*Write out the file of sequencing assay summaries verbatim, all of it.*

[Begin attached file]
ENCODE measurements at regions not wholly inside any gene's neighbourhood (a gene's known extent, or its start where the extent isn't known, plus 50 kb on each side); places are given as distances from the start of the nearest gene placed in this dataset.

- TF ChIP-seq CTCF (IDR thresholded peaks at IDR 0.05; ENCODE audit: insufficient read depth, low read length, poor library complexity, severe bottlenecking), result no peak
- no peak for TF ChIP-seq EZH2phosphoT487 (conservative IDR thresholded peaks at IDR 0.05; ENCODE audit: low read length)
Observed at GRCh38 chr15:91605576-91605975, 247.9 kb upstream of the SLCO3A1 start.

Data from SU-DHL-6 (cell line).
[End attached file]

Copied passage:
ENCODE measurements at regions not wholly inside any gene's neighbourhood (a gene's known extent, or its start where the extent isn't known, plus 50 kb on each side); places are given as distances from the start of the nearest gene placed in this dataset.

- TF ChIP-seq CTCF (IDR thresholded peaks at IDR 0.05; ENCODE audit: insufficient read depth, low read length, poor library complexity, severe bottlenecking), result no peak
- no peak for TF ChIP-seq EZH2phosphoT487 (conservative IDR thresholded peaks at IDR 0.05; ENCODE audit: low read length)
Observed at GRCh38 chr15:91605576-91605975, 247.9 kb upstream of the SLCO3A1 start.

Data from SU-DHL-6 (cell line).